No Place for Women Among Them?

Capoeira is done to music: in the UK to tapes or CDs and to live music from the berimbau, and its accompanying drums, tambourines, cowbells and rattles (3), plus clapping and singing. The music is one of the attractions of capoeira for students. The axe is raised by the music in classes, and many students collect CDs and download music from websites for their personal use. Putting on a CD in my office creates instant saudade (nostalgia) in any capoeirista within earshot. Reis (2003) quotes one young Pole, Francisco, as saying: ‘When listening to a CD of capoeira at home, sitting and hearing the rhythm, there is a desire for going outside and to jump’ (p.158). To progress in capoeira a person needs to learn songs in a mixture of Brazilian Portuguese and Yoruba or other African languages, to be able to clap correct rhythms, while singing, and preparing mentally to play/fight/dance, to play at least a tambourine and if at all serious about the sport, the berimbau itself. I cannot sing in tune, have great difficulty keeping a rhythm, and have never played any instrument. I cannot clap and sing at the same time, even if I put my notebook away.


The language of capoeira is Brazilian Portuguese, infused with African languages which have mutated in Brazil since the slaves were taken there in the seventeenth and eighteenth centuries. Many of the teachers (4) in Europe have very limited, or no English, and rely on the students copying their physical movements without much explanation. When they need to speak, to teach about etiquette, history, philosophy, or tradition; or to urge greater involvement or commitment; or to announce future events, they use interpreters. Participants who are bilingual, or have learnt Portuguese (perhaps as their degree subject), or speak fluent Spanish and can make informed guesses about the Portuguese, or are themselves advanced enough to be able to explain in English what the teacher wants to convey are all used. A teacher might say ‘you can practise your kicks with a’ - pause, point to a chair, look at a trusted student who says ‘chair’, and then say ‘with a chair’, and demonstrate the practice routine. If the teacher wants to lecture about Yemanja (the sea goddess) or Quilombos (the fugitive slave communities set up in the forest) he needs an interpreter with knowledge of the topic and good Portuguese. These problems are compounded when a visiting mestre comes to Amsterdam from Poland, speaking no Dutch, or from Barcelona to Birmingham speaking only Catalan and Portuguese.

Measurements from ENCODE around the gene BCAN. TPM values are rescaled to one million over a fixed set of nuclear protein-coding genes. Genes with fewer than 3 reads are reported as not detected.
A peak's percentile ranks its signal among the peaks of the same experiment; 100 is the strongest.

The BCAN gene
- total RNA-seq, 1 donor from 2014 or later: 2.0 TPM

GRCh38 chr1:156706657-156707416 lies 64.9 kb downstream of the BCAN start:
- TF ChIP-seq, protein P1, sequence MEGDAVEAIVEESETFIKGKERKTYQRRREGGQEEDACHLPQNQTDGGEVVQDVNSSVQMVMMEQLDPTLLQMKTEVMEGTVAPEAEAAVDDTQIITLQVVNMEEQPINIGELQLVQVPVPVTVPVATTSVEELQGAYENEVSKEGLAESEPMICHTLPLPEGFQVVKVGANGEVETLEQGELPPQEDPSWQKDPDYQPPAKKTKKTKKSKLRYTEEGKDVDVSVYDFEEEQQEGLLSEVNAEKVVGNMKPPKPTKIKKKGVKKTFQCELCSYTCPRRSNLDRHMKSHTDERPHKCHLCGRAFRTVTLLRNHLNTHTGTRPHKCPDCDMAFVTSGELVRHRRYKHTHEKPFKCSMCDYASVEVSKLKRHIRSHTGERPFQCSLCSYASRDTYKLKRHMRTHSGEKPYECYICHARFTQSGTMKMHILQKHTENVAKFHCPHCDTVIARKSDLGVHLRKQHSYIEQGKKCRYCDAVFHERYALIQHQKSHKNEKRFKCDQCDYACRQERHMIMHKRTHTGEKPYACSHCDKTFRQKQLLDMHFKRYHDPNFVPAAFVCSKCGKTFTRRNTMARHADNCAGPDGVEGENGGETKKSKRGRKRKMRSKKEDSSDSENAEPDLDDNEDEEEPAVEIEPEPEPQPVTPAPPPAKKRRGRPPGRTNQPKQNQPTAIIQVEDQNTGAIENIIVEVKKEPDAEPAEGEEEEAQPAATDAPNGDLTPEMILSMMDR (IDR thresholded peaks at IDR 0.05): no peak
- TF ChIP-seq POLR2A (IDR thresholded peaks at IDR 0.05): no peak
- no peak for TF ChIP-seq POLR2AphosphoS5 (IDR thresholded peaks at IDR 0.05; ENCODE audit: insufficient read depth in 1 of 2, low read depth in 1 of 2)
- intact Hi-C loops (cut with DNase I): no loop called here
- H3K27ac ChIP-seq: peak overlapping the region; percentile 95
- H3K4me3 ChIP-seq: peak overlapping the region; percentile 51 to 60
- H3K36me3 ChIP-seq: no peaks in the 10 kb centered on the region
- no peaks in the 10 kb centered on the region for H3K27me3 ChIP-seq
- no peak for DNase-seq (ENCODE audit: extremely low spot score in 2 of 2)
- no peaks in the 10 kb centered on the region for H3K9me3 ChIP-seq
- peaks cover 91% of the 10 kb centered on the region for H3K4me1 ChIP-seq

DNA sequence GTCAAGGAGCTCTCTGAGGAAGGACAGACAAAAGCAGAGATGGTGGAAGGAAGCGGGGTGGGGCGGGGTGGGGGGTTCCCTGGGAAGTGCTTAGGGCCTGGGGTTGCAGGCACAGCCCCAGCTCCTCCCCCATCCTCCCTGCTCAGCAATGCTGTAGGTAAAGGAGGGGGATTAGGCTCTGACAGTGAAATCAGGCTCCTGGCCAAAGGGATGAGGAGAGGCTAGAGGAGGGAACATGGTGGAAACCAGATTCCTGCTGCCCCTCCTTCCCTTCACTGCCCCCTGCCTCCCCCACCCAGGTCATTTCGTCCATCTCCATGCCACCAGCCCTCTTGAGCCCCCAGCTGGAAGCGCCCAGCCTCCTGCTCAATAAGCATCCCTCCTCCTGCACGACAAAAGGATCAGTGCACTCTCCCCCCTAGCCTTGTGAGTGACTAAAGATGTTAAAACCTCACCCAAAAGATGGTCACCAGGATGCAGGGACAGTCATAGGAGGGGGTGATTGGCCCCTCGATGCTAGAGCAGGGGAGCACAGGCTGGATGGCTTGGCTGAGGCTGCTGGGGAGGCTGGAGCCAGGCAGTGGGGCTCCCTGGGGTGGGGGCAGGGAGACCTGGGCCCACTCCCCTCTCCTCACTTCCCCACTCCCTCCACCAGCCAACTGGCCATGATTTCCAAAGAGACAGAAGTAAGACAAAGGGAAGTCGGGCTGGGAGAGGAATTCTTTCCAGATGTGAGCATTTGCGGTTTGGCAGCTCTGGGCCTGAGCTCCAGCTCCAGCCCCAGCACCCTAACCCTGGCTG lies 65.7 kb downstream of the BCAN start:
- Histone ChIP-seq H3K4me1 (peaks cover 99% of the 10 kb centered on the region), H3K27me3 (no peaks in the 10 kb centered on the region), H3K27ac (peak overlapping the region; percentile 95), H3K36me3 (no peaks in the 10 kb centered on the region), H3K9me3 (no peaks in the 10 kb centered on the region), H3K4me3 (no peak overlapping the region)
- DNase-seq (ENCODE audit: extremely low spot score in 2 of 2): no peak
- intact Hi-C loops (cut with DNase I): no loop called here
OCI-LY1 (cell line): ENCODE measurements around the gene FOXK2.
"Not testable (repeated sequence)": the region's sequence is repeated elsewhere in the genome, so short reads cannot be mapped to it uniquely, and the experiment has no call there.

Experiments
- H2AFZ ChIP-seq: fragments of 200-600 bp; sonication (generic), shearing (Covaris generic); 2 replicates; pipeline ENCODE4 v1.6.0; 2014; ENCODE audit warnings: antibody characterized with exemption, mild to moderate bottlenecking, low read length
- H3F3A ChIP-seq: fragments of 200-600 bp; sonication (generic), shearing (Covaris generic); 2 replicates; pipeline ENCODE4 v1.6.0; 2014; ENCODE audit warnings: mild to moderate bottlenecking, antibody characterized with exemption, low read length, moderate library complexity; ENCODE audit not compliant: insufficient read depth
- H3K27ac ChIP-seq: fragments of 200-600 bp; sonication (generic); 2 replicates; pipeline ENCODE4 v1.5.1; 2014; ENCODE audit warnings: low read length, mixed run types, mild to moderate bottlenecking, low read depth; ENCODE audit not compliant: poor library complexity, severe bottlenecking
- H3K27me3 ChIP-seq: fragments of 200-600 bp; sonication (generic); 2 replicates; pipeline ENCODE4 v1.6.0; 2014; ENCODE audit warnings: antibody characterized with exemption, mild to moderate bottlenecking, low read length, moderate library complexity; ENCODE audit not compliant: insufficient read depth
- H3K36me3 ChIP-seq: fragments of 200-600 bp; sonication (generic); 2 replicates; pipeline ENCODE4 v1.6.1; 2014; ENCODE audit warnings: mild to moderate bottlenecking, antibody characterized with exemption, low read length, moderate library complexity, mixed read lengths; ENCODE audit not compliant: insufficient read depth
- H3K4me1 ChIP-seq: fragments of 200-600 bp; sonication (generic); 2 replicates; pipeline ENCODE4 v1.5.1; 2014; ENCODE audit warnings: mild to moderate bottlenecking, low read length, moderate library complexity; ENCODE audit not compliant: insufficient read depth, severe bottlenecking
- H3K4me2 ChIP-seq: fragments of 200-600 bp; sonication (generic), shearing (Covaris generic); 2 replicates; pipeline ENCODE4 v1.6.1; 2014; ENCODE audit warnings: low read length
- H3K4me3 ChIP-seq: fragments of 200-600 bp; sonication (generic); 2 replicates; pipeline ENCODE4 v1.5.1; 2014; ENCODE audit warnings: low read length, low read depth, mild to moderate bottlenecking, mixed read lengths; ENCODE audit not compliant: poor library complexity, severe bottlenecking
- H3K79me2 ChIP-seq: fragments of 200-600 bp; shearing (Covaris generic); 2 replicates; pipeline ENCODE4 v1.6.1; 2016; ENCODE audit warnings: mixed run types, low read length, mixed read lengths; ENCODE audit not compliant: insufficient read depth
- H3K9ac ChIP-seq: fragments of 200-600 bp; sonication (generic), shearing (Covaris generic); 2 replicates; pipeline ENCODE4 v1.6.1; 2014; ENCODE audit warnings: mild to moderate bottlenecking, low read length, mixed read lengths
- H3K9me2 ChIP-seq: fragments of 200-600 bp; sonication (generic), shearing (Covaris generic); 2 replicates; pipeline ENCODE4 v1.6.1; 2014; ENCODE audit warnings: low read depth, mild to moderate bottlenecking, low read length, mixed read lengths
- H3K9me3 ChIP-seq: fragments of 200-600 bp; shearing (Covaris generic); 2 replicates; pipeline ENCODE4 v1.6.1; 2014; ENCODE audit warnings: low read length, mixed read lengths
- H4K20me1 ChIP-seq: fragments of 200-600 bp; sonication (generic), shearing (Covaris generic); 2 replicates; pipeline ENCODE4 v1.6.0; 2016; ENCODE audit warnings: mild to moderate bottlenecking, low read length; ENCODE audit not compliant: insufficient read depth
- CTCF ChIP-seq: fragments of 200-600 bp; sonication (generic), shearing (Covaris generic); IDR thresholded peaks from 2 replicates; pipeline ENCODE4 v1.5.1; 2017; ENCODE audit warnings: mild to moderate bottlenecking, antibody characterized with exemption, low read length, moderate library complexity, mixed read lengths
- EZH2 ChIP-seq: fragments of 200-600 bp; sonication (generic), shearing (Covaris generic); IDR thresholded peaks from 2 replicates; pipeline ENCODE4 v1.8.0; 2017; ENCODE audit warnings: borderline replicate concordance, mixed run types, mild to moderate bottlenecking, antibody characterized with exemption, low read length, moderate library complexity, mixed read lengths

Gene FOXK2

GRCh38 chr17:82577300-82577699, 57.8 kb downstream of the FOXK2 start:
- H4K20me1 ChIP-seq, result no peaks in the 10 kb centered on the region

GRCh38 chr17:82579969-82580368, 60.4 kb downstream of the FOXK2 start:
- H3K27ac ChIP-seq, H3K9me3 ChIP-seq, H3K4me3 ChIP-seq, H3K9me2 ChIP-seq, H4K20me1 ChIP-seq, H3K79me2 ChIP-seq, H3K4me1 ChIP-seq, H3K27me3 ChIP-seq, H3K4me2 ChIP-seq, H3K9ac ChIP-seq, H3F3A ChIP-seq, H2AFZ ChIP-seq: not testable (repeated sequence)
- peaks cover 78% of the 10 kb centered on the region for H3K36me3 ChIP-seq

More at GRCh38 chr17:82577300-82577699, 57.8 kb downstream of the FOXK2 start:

It is not unusual to see two or three students conferring about the English word for a body part (heel, elbow, ankle) or colour or expression before giving the teacher a translation. On one occasion the teacher meant ‘well integrated’, or ‘close knit’ or ‘tightly knit’ and it took two students who were native Portuguese speakers, an undergraduate reading Portuguese, and then the researcher, to find the phrase ‘tightly knit’ for the class. Fieldnotes show me offering ‘predict’, ‘elbow’, ‘evangelical’, ‘protestant’ and ‘doubts’ into such discussions, all accepted by the student doing the translating or by the teacher. I have no Portuguese, Brazilian or otherwise, and a poor ear for spoken languages: especially spoken at high speed with very loud music playing. Given these linguistic barriers, it is hard to envisage wasting the time of busy teachers, or visiting mestres, trying to interview them, unless there is a fluently bilingual student who wants to be my translator.


Given all these obstacles to participant observation, the whole project seems doomed to failure. I have so effectively attacked my own competences that I am sprawled on the floor defeated. But as I want to do the research, as capoeira classes in Europe are such fun, as the axe is so good, there has to be a way forward. I have to escape the attack I have just mounted upon myself.